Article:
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Johns Hopkins UniversityArts and Sciences Magazine

Research Briefs

A New Hubble Constant

Whatever dark energy is, explanations for it have less wiggle room following a Hubble Space Telescope observation that has refined the measurement of the universe's present expansion rate to a precision where the error is smaller than 5 percent. The new value for the expansion rate, known as the Hubble constant, is 74.2 kilometers per second per megaparsec. The results match closely an earlier measurement gleaned from Hubble, but they are now more than twice as precise.

The Hubble measurement, conducted by a team led by physics and astronomy professor Adam Riess, uses a number of refinements to streamline and strengthen the construction of a cosmic "distance ladder," a billion light-years in length, that astronomers use to determine the universe's rate of expansion.

The new technique used Hubble observations of pulsating stars called Cepheid variables to bridge rungs in this ladder and eliminate the systematic errors that are almost unavoidably introduced when comparing measurements from different telescopes.

"It's like measuring a building with a long tape measure instead of moving a yardstick end over end," Riess says. "You avoid compounding the little errors you make every time you move the yardstick. The higher the building, the greater the error."

This new, more precise value of the Hubble constant was used to test and constrain the properties of dark energy—the form of energy that produces a repulsive force in space—that is causing the expansion rate of the universe to accelerate.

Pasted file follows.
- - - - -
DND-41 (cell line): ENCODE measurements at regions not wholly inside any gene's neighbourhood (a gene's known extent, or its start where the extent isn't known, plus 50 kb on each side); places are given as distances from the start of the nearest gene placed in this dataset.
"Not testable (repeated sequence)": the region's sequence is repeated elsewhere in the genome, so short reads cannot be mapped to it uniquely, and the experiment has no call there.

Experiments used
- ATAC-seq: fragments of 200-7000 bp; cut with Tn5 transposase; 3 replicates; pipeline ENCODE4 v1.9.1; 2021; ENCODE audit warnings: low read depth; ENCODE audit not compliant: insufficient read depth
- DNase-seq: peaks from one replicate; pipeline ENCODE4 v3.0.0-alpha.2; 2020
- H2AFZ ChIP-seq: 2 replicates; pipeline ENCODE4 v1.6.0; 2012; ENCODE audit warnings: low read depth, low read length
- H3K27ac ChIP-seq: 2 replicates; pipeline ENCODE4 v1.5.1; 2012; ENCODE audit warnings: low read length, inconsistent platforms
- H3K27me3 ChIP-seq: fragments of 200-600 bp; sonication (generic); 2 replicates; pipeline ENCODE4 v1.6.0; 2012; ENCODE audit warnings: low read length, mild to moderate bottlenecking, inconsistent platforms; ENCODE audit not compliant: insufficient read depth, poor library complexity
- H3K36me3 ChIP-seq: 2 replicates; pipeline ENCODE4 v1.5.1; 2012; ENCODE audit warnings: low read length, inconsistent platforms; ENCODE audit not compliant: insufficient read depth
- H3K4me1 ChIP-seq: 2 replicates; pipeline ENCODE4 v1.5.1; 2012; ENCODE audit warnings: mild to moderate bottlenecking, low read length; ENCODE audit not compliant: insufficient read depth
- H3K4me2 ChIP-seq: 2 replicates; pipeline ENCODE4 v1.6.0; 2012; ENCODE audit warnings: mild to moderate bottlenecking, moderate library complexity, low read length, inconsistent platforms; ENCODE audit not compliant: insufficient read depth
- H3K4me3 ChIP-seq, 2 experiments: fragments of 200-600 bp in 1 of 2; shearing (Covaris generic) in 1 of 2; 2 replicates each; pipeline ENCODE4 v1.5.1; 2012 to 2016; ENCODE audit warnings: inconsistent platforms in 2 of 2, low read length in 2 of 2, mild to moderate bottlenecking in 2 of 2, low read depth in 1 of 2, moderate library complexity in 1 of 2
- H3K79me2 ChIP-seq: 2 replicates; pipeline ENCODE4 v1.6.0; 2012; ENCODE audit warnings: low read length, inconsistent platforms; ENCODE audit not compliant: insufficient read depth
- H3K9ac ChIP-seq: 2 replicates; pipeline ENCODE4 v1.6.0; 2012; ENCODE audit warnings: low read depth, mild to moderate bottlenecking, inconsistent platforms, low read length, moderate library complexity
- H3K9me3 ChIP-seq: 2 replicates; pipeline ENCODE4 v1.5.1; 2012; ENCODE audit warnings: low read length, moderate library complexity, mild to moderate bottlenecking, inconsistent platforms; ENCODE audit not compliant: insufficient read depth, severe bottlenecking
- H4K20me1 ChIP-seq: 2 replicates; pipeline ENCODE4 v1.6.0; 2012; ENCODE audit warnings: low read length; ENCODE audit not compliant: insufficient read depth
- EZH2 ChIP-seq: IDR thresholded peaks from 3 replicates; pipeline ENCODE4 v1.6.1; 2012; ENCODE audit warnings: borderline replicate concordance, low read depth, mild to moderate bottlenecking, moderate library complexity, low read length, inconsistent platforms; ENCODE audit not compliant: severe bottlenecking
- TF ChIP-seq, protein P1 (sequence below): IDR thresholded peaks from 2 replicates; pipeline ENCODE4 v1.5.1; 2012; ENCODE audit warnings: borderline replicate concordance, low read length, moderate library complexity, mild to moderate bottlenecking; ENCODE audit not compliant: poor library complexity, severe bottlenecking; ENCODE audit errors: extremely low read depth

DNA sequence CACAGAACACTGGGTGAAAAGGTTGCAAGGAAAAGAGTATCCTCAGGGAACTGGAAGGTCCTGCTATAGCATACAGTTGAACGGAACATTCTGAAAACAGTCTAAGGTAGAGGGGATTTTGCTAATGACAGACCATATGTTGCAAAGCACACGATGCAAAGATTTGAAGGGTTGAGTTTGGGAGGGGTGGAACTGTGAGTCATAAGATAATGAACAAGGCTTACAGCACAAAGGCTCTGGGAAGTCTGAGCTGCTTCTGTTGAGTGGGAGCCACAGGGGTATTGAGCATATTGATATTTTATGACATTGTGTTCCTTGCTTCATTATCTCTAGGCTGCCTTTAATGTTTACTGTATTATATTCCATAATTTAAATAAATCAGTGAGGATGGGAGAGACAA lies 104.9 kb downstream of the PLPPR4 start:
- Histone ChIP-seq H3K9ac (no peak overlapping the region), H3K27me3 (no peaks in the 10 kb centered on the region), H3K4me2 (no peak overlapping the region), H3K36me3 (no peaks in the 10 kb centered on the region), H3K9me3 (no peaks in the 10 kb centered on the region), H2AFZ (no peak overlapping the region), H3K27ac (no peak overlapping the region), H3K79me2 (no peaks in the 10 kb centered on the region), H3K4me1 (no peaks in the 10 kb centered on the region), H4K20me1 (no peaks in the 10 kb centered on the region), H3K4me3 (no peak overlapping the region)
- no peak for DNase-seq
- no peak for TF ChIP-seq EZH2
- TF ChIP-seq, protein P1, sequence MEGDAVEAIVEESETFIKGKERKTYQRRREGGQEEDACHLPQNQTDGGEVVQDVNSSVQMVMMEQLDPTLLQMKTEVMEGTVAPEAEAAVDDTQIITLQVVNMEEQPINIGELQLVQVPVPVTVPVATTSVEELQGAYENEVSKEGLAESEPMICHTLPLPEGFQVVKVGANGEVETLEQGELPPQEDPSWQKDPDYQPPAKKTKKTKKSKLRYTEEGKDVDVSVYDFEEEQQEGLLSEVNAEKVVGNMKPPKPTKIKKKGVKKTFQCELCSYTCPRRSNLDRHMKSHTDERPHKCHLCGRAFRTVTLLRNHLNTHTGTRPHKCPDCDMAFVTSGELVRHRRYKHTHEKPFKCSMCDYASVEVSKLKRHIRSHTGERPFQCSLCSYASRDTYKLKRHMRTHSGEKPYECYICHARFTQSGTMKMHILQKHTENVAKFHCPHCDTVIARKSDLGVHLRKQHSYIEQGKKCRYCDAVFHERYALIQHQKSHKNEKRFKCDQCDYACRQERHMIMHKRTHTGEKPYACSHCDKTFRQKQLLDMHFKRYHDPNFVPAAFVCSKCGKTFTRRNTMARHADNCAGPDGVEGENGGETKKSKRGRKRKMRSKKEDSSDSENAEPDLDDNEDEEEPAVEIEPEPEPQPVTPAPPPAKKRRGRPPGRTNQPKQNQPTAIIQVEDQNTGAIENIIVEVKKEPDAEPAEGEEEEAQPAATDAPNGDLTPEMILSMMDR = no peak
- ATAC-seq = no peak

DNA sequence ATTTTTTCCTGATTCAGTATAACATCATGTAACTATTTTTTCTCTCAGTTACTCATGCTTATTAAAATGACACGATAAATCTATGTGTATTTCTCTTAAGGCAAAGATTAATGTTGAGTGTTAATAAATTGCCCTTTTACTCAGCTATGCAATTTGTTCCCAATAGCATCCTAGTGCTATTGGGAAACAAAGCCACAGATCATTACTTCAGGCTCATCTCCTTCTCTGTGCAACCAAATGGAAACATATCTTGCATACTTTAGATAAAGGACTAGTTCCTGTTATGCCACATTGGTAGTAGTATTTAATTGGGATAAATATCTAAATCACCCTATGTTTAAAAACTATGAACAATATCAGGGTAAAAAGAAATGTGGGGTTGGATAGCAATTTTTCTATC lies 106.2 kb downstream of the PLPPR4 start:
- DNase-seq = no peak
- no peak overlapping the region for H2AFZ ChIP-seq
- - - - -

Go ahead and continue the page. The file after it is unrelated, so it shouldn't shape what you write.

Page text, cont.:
"If you put in a box all the ways that dark energy might differ from the cosmological constant, that box would be three times smaller," Riess says. "That's progress, but we still have a long way to go to pin down the nature of dark energy."

Sheridan Libraries Awarded $20 Million
NSF Grant for “Data Curation”

The university's Sheridan Libraries have been awarded $20 million from the National Science Foundation (NSF) to build a data research infrastructure for the management of the ever-increasing amounts of digital information created for teaching and research. The five-year award, announced in early October, was one of two for what is being called "data curation."

The project, known as the Data Conservancy, involves individuals from several institutions, with Johns Hopkins University serving as the lead and Sayeed Choudhury, Hodson Director of the Digital Research and Curation Center and associate dean of university libraries, as the principal investigator. Seven Johns Hopkins faculty members are associated with the Data Conservancy, including Physics and Astronomy's Alexander Szalay and Earth and Planetary Sciences' Bruce Marsh and Katalin Szlavecz.

Beginning with the life, earth, and social sciences, project members will develop a framework to more fully understand data practices currently in use and arrive at a model for curation that allows ease of access both within and across disciplines.

"Science and engineering research and education are increasingly digital and data-intensive, which means that new management structures and technologies will be critical to accommodate the diversity, size, and complexity of current and future data sets and streams," says Choudhury. "Our ultimate goal is to support new ways of inquiry and learning."

The Data Conservancy grant represents one of the first awards related to the Institute of Data Intensive Engineering and Science (IDIES), a collaboration among Arts and Sciences, Engineering, and the libraries.

HST ACS/WFC Image of NGC 3021 /NASA, ESA, and A. Riess (STScI/JHU)